While Thursday’s weak CPI report gave hope that inflation might stay too low for the Fed to realistically raise rates, much of the week’s equity rally had more to do with four weeks of steadily receding momentum than with the hope that rate hikes might be postponed into 2016 - even the more dovish Fed couldn’t stand in the way of what was either profit-taking or portfolio de-risking.
Domestic investors continue to debate the Fed and global investors have been focusing their attention on the developments in one of the world’s smallest and one of the largest markets; Greece and China making it easier to show the increasing aversion to risk that seems to be taking hold of the market.
It should come as no surprise to our readers that we’re starting our global review in China where the A-share market saw its single largest weekly drop since 2008 with the Shanghai Exchange dropping nearly 13.3% for the week with Friday gap opening down before shedding 6.4% on the day. Chinese equities have been a regular topic of ours, most recently on March 16th where we pondered whether the Deutsche X-trackers Harvest CSI 300 China A-Shares ETF (ASHR) was due to cool off after the fund saw a clear loss of momentum in the first quarter after 2014’s blistering 53% advance. Instead we learned a valuable lesson in top calling as ASHR rocketed up another 50% from March 16th to June 12th as investor demand for higher rates of return met with increasing liquidity provided by the PBoC via another rate cut in May. ASHR has been through more than its fair share of profit taking cycles in the last year with the fund going from overbought to nearly oversold in a little as a week, but while it’s been said many times before, this time it might be different. Not just because the PBoC has made the massive increase in investor margin a point of concern or the recent that Morgan Stanley study that showed most investors feel the market is a bubble but because those investors are actually doing something about it. Even as investor short-interest remains high, there has been a clear loss of momentum for China A-share funds as ASHR has seen over $300 million in assets leave the fund in the last two weeks, a nearly 19% drop!
But while investors are warming up to reality in China, a somewhat different situation reigns in Europe as the flood of capital from brave and intrepid investors who have put capital to work in European stocks despite the slow motion disaster in Greece has slowed to a trickle. Hundreds of articles have been written about the amount of capital that has found its way to funds like the WisdomTree Europe Hedged Equity Fund (HEDJ) which pulled in $13.5 billion in the first five months of the year or the Deutsche X-trackers MSCI EAFE Hedged Equity (DBEF) with a more modest $9.9 billion take, but few have been published talking about the dramatic slowdown in new flows with only $144 and $464 million heading into the two funds respectively over the last two weeks. And while it’s reasonable to assume that thanks to the dollar’s weakness the capital has been heading to unhedged or country-specific positions, that certainly isn’t the case with the iShares MSCI EMU Index (EZU) pulling in less than a half of a percent in assets in the last two weeks. Even tiny GREK’s $11 million take in the last two weeks (some of which is for shorting) is a fraction of the $218 million the fund has seen flowing in since the start of the year. Investors are clearly moving into a wait-and-see mode while they await the latest arguments from the Troika.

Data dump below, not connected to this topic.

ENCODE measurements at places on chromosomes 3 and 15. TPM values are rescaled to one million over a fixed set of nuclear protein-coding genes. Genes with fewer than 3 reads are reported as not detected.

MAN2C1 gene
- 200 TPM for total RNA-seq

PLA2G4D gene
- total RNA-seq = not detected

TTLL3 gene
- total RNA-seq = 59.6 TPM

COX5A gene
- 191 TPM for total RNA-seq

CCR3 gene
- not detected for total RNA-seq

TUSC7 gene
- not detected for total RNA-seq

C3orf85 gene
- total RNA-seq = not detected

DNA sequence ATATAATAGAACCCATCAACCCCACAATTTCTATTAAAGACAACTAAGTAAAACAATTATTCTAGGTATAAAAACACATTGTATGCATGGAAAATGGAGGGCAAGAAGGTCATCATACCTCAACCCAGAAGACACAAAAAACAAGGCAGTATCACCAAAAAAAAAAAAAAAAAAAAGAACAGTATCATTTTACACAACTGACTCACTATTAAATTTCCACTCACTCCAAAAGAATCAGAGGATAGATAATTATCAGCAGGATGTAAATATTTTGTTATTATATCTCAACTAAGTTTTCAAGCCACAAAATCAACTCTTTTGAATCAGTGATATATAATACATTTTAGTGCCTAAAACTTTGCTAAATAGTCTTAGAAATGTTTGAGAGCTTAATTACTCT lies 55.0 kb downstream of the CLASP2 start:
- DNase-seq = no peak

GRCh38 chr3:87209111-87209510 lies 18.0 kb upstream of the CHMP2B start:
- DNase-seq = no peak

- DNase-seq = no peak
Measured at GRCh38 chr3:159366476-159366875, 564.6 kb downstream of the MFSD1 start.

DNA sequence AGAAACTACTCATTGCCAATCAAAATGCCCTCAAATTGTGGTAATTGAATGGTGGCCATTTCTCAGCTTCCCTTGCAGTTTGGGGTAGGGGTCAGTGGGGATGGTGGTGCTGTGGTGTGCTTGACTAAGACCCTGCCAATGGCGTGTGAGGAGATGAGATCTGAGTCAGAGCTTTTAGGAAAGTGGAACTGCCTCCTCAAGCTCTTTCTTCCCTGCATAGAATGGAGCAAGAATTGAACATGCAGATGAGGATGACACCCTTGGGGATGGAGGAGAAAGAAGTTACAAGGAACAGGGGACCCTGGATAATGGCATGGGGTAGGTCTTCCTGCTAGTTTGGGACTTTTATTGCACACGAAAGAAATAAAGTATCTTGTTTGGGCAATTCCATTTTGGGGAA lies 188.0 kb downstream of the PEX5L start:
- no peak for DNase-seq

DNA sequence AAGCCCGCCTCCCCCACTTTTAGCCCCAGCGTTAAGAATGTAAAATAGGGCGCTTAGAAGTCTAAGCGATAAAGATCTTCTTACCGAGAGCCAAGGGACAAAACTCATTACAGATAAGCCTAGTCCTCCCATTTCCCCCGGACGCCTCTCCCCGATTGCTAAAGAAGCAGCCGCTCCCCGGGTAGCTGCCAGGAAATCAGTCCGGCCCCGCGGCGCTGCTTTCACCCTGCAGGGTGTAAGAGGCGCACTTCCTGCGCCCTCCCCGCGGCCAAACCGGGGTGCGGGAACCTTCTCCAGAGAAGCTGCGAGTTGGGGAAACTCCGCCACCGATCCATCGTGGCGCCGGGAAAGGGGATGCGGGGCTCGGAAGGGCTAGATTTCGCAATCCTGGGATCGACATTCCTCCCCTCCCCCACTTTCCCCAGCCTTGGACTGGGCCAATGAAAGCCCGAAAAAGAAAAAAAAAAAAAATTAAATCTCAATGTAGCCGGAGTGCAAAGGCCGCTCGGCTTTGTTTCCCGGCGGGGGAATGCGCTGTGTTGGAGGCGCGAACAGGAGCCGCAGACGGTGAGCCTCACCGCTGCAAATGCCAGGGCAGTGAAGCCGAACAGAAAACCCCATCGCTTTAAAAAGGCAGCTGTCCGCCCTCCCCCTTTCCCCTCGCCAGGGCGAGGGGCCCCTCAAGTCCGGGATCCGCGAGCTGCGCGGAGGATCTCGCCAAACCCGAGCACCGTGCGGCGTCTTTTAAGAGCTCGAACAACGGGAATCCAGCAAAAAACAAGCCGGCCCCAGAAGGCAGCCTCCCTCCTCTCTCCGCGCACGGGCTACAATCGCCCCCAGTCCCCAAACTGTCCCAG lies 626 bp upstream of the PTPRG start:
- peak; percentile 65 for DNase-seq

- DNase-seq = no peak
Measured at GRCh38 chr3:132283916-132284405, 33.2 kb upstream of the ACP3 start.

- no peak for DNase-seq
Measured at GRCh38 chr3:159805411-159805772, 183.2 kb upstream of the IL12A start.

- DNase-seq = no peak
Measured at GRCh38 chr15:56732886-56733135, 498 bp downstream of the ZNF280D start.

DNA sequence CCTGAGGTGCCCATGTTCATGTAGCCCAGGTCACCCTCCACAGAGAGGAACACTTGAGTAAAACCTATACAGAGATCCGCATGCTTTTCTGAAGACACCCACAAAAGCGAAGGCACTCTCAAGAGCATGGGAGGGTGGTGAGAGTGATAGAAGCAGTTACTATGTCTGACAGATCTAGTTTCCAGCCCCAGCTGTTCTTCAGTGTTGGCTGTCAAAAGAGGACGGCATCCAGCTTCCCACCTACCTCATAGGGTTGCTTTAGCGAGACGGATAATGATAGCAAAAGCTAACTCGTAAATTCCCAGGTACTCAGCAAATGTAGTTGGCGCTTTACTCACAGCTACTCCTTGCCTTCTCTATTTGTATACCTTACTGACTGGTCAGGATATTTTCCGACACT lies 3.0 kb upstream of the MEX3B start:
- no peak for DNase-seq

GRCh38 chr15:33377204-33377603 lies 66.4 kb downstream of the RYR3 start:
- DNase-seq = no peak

Closer to home, if there’s one segment of the market where prognosticators feel a return to reality is most needed it’s the biotech sector where a 5.19% gain for the week by the SPDR S&P Biotech ETF (XBI) took the 2015 return to 35.78% and helped keep the fund in the top 5 behavioral scoring funds. The catalyst for the nay-sayers is the recent IPO of Axovant Sciences (AXON) who’s priced popped 99% at its debut on June 11th, giving the small company an initial valuation of $2 billion dollars, although the stock has since dropped over 35% helping shed nearly $600 million from the market cap. And while the market is right to be concerned over the fury of interest for a small-company that’s only been in existence for nine months without a revenue generating product (it’s going to Phase III trials), what has us interested is that despite the sky-high valuations, investor enthusiasm for the sector seems to be boundless. XBI is currently leader of the biotech pack based on our ETFG behavioral factors and while the fund only has a quarter of the assets of the iShares NASDAQ Biotechnology ETF (IBB), the fund’s focus on small biotech stocks has kept its short interest near record highs even as IBB’s continues to fade. One factor keeping it high is that XBI’s average market cap is slight more than $2 billion compared to $20 billion for IBB as investors continue to short shares in the hope that reality sinks in sooner rather than later.
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